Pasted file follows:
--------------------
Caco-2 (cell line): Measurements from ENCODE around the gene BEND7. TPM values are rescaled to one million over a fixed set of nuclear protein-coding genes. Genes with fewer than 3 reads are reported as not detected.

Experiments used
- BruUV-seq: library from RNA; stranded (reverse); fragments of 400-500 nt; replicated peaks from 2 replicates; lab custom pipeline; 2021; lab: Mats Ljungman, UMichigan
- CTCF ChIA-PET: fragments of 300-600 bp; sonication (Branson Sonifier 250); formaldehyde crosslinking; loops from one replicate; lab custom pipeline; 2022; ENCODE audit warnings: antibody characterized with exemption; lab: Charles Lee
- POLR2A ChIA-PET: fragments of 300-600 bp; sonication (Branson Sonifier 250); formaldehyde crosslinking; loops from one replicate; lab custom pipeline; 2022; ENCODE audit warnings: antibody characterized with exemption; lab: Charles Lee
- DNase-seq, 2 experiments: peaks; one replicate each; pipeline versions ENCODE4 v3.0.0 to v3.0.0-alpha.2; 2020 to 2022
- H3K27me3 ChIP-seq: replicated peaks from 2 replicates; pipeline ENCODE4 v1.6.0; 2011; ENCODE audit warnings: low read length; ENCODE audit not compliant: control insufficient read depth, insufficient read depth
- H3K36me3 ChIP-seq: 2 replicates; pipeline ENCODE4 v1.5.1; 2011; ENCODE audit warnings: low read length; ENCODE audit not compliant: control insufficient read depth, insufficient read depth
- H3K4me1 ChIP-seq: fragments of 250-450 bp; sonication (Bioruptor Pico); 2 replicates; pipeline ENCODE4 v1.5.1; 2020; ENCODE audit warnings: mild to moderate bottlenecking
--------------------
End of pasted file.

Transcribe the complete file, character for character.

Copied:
Caco-2 (cell line): Measurements from ENCODE around the gene BEND7. TPM values are rescaled to one million over a fixed set of nuclear protein-coding genes. Genes with fewer than 3 reads are reported as not detected.

Experiments used
- BruUV-seq: library from RNA; stranded (reverse); fragments of 400-500 nt; replicated peaks from 2 replicates; lab custom pipeline; 2021; lab: Mats Ljungman, UMichigan
- CTCF ChIA-PET: fragments of 300-600 bp; sonication (Branson Sonifier 250); formaldehyde crosslinking; loops from one replicate; lab custom pipeline; 2022; ENCODE audit warnings: antibody characterized with exemption; lab: Charles Lee
- POLR2A ChIA-PET: fragments of 300-600 bp; sonication (Branson Sonifier 250); formaldehyde crosslinking; loops from one replicate; lab custom pipeline; 2022; ENCODE audit warnings: antibody characterized with exemption; lab: Charles Lee
- DNase-seq, 2 experiments: peaks; one replicate each; pipeline versions ENCODE4 v3.0.0 to v3.0.0-alpha.2; 2020 to 2022
- H3K27me3 ChIP-seq: replicated peaks from 2 replicates; pipeline ENCODE4 v1.6.0; 2011; ENCODE audit warnings: low read length; ENCODE audit not compliant: control insufficient read depth, insufficient read depth
- H3K36me3 ChIP-seq: 2 replicates; pipeline ENCODE4 v1.5.1; 2011; ENCODE audit warnings: low read length; ENCODE audit not compliant: control insufficient read depth, insufficient read depth
- H3K4me1 ChIP-seq: fragments of 250-450 bp; sonication (Bioruptor Pico); 2 replicates; pipeline ENCODE4 v1.5.1; 2020; ENCODE audit warnings: mild to moderate bottlenecking